Buying a Used VanThu, 12/11/2015
Buying a used van is much like buying any other used vehicle, but there are a few other things to think about while searching for the perfect van and before you actually go to look at it in person. So, here are a few things to consider:
Vans come in a vast array of different shapes, sizes and combinations to cater for different needs and uses, so it is worth taking your time to research and decide what style of van will be best for what you intend to use it for. Let’s look at some examples:
Panel Vans are the archetypal vehicle of choice for most tradesmen but also provide an excellent method of transporting a wide range of items for anybody, from building materials to motorcycles! The Ford Transit, Renault Master and VW Transporter are all good examples of a panel van. They usually have large enclosed cargo bays, good access with double hinged and sliding doors, come in a variety of options of height, wheelbase length, and engine size and are easily adaptable to suit your needs (roof racks, side racks, ply-lining, internal racking, awnings, etc.) as well as having all the ‘mod-cons’ you’d expect in a modern car such as air conditioning, radio/cd player, Bluetooth, etc.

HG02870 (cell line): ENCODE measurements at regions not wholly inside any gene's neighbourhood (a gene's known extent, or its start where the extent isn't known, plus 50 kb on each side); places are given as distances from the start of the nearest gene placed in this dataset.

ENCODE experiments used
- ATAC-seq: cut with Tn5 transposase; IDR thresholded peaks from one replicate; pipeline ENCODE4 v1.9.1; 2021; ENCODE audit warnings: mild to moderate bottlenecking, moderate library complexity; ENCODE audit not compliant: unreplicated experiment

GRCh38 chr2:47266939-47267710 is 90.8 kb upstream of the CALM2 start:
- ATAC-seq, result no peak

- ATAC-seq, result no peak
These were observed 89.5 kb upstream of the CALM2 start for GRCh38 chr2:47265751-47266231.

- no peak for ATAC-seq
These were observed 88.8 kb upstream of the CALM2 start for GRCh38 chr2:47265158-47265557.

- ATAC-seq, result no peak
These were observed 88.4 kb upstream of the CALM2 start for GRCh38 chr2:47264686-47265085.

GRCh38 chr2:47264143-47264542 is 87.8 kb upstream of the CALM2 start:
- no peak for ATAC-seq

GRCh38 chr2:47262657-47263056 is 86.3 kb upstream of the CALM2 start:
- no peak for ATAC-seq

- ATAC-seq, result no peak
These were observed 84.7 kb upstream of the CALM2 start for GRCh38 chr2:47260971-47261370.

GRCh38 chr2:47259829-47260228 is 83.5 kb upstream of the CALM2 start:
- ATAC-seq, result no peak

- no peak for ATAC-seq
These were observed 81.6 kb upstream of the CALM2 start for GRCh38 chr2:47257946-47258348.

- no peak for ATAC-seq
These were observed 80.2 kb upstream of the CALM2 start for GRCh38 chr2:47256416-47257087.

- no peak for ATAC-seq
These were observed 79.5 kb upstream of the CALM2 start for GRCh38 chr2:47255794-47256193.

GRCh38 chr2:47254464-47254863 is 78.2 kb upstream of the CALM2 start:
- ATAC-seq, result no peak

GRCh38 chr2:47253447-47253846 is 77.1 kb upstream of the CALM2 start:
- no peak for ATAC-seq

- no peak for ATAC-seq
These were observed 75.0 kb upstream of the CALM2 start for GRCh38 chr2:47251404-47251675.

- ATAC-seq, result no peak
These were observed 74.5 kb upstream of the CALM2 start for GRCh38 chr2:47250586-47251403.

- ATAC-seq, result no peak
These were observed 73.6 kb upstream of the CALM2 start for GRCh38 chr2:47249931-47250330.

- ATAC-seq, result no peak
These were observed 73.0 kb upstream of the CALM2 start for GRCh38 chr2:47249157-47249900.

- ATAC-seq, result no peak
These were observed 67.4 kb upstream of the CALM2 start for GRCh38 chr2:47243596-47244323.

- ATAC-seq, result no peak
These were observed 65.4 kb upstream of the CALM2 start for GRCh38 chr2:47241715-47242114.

Combi Vans are similar to the panel van in as much as they share all the same qualities and versatility of a standard panel van but with the ability to carry more passengers. A typical panel van will have seating for a driver and 2 front passengers; with a Combi van you are likely to double the people carrying capacity with a second row of seats behind the driver, but this does come at the expense of part of the cargo bay which is given up to safely accommodate your extra passengers. Some models may offer you the option to remove and replace the extra seats as and when they are not required, creating a true versatile vehicle. Mercedes Vito Dualiner is a good example of this type of van.
Drop-Side Vans are possibly more synonymous with building trades and landscape gardeners but again could be used in a variety of roles. With an enclosed cab and open cargo bay they are instantly recogniseable from the bigger, bulkier panel vans. The exposed load area lends itself to larger, bulkier or awkwardly shaped loads. The sides and rear gate ‘drop’ down and hang from the edges of the bed of the truck, providing excellent access for both manual and fork lift loading. One thing to bear in mind when buying a ‘dropside’ is that this will normally be a conversion from a standard van (Ford Transit, VW Crafter, M-B Sprinter, etc.) and usually converted by a manufacture approved specialist, but it’s good practice to check the vehicle documents for peace of mind.
Pick-Ups such as the Ford Ranger or the Mitsubishi L200 are car/dropside hybrids. From the front they appear similar to a 4x4 car but from the rear they are an open backed van. All the comfort and convenience of a modern car but with the biggest boot you have ever seen! While you won’t be able to carry quite as much cargo as you would in a panel van, or carry quite as many passengers as you would in a Combi, you would be able to convey your tools, materials, equipment or even a couple of bikes in the back using the tailgate.